Why Most Goals Fail and How it Relates to Your Pain
"Knowledge is, by far, the most powerful tool to treat and cure pain. More powerful than any pill." - Dr. David Butler, author of "Explain Pain".
In some coming blogs, we will be discussing the 7 pillars of health. Before we do that, we need to discuss a foundational principles: the beliefs, identity, and systems that leading to the best results and fulfillment within those principles. Many people set goals like New Year's Resolutions, but research says around 92% of people who set these resolutions never actually achieve them. Read that again: 92% fail!!!!! But why? Most commonly we never actually change our beliefs. We define a specific goal, and we implement a system/habit, it works for a while, but then we fall off eventually. Motivation starts to crash and before we know it, we have fallen short of the goal we set out for and back into habits we were trying to change. Maybe we even accomplish a set goal, but then fall back into suboptimal habits afterward. So, we get in this perpetual loop as shown in the photo below. We never really changed the most important part: the beliefs or identity about ourselves toward that desired outcome.
Our Traditional/Taught Thought Process
Common Mentally Limiting Statements about Pain and Injuries
How does this relate to your pain or performance? Some common stories we hear:
"I've been told I have degeneration in (insert joint area here) so I know I'll probably always be in pain."
"I'm just getting older, and I know aches and pains come with that."
"I've been in pain for years and get relief every now and then, but no long-term relief. I know at this point I just have to manage it for the rest of my life."
"I have terrible posture causing my pain."
"I'm a terrible sleeper."
"Doc told me I have a disc bulge (bone on bone, scoliosis, rotator cuff tear, tendonitis, bursitis, etc.) and that I will probably be in pain for a while, need some meds, and maybe eventually injection or surgery."
"There's probably not much you can do since my line of work is causing my pain, but I thought I would give it a shot."
"I'll probably never be able to run or lift weight like I used to."
Restructuring Your Thought Process(es) About Your Pain and Activities
See the irony here? We all want to feel our best, but beliefs about ourselves and the statements from society or someone else that we've internalized, hold us back. When you internalize stories like this over and over again, it's so easy to slide into a self-image and mental groove accepting these stories as facts. When, in reality 95% of the time it is not fact. In the next blog, we'll explain why and how pain is multifactorial. The majority of the time degeneration is normal; A LOT of people are walking around with disc bulges and rotator cuff tears but have no pain or loss of function; pain does not have to come with age. The self-limiting statements become part of our identity without us even realizing it. We get in the cycle and never get the long term results we deserve because our identity and beliefs about ourselves never change. The goal, for example, should never be relief of pain, it should be to BECOME a better functioning human, resolved of pain. Just like the goal should not be to read a book, but to BECOME a reader.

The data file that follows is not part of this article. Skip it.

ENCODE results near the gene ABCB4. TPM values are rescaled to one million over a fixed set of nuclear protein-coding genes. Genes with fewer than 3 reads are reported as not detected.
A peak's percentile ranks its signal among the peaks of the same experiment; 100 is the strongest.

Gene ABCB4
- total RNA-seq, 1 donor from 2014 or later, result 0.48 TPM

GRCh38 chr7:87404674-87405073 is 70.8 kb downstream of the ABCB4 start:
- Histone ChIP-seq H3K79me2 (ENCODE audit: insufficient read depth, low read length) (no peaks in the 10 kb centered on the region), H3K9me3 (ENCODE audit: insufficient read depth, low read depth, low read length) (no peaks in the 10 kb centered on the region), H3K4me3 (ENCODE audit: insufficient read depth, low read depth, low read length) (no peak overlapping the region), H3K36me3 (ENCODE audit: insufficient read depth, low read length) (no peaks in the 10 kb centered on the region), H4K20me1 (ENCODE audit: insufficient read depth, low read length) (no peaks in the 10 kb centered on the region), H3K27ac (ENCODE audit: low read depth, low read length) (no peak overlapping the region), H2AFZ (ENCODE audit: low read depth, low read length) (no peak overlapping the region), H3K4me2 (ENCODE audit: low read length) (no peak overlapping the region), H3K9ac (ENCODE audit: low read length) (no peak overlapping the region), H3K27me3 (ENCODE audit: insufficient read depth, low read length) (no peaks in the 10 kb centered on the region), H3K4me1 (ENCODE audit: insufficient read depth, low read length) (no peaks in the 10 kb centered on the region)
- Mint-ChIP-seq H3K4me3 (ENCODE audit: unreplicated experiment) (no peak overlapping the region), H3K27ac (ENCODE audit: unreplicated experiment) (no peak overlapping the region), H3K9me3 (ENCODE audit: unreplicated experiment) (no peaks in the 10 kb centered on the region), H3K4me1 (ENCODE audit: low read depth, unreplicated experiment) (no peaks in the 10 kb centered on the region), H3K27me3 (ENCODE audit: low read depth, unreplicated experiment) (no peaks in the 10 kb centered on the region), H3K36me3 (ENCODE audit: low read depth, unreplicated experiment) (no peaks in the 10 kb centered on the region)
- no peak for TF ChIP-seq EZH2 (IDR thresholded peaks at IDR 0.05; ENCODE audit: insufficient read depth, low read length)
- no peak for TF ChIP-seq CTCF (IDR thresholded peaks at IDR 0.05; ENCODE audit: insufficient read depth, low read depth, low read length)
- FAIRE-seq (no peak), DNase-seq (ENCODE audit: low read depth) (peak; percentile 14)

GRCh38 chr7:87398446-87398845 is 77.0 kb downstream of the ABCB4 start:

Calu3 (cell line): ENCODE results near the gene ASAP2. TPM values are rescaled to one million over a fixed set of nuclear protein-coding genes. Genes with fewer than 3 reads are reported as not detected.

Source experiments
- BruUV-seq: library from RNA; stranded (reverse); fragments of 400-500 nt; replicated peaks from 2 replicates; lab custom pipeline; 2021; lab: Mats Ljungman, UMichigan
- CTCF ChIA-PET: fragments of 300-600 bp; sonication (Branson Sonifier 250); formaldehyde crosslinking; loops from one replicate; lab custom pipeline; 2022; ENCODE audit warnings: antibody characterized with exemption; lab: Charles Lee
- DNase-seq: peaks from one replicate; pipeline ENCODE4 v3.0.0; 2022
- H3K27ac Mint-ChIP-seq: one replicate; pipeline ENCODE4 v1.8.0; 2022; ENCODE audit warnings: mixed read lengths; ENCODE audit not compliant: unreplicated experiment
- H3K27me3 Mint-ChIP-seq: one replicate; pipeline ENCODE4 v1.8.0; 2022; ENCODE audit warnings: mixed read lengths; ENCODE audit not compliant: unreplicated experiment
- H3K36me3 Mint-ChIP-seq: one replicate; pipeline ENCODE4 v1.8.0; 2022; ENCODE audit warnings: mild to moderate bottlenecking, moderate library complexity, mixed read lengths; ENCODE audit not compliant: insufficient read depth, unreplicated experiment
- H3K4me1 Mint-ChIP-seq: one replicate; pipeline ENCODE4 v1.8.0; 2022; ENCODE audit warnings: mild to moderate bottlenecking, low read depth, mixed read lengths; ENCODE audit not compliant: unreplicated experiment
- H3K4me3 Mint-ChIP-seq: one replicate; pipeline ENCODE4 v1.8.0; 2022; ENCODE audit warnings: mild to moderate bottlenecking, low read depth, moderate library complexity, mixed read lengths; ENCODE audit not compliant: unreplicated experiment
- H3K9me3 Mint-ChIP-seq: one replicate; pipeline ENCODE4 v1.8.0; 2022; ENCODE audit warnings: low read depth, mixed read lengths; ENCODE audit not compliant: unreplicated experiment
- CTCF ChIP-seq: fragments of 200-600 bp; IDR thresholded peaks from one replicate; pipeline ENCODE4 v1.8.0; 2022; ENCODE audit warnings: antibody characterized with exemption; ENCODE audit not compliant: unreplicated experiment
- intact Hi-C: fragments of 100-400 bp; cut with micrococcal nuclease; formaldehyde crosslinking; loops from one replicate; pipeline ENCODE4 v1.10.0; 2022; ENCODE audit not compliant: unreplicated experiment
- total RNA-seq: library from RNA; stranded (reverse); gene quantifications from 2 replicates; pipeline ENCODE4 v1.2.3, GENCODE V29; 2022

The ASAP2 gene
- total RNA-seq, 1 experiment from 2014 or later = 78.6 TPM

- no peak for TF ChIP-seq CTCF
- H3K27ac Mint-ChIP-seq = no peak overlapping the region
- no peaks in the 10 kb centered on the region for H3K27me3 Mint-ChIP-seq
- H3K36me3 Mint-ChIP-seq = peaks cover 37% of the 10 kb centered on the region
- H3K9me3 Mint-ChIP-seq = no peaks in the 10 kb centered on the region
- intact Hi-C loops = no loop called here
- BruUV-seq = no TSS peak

It does need to be stated that we never want to give people false hope. This is why, in the clinic, we spend a lot of time explaining principles of pain and rehab, tracking results visit to visit, and testing and retesting in multiple ways. This way we know when real red flags are a possibility and can refer to the right place to still get the care right for you.
So how should goals go? First, decide the person you want to be (constantly remind yourself of the true beliefs). Second, prove it to yourself with small wins. Examples of the first:
You are not (insert name here) who is getting older and will have aches and pains for the next 40-60 years. You are (insert name here) who will be mobile, strong, and active while feeling great until your last day on Earth.
You are not (insert name here) who must avoid deadlifting or other activity due to pain. You are (insert name here) who will learn the principles of your pain, injury, and rehab and then build back to be pain free and more resilient than ever in your activity.
You are not (insert name here) who is terrible at sleeping. You are (insert name here) who will learn and change behaviors, routines, and protocols to become a great sleeper.
For the second, stack small wins. Nothing worth achieving is accomplished in one single task. It's hundreds to thousands of small wins that stack up to the ultimate outcome. Every action and habit becomes another "vote" toward that ideal person. Like 99% of things successfully accomplished, the trajectory upward was never completely linear. There are losses, setbacks, and with pain: flareups. All that is completely normal and if we let our beliefs, principles, and identity drive the loop then the "votes" and evidence stack up toward becoming the person we outlined to be, not just one particular outcome for a short period of time. Another way to think of it is asking yourself, "What would a person who is (insert ideal outcome here) do?" Guarantee you will find things that begin to start the process toward stacking the small wins.
At the end of the day, it is about becoming the person you want to become, not the one goal or result. The exciting thing is our beliefs can always be expanded and upgraded. The small wins can stack up to extraordinary moments and lives that we originally never thought we were capable of.
References: Clear, James. Atomic Habits: Tiny Changes, Remarkable Results : An Easy & Proven Way to Build Good Habits & Break Bad Ones. New York: Avery, an imprint of Penguin Random House, 2018. Print.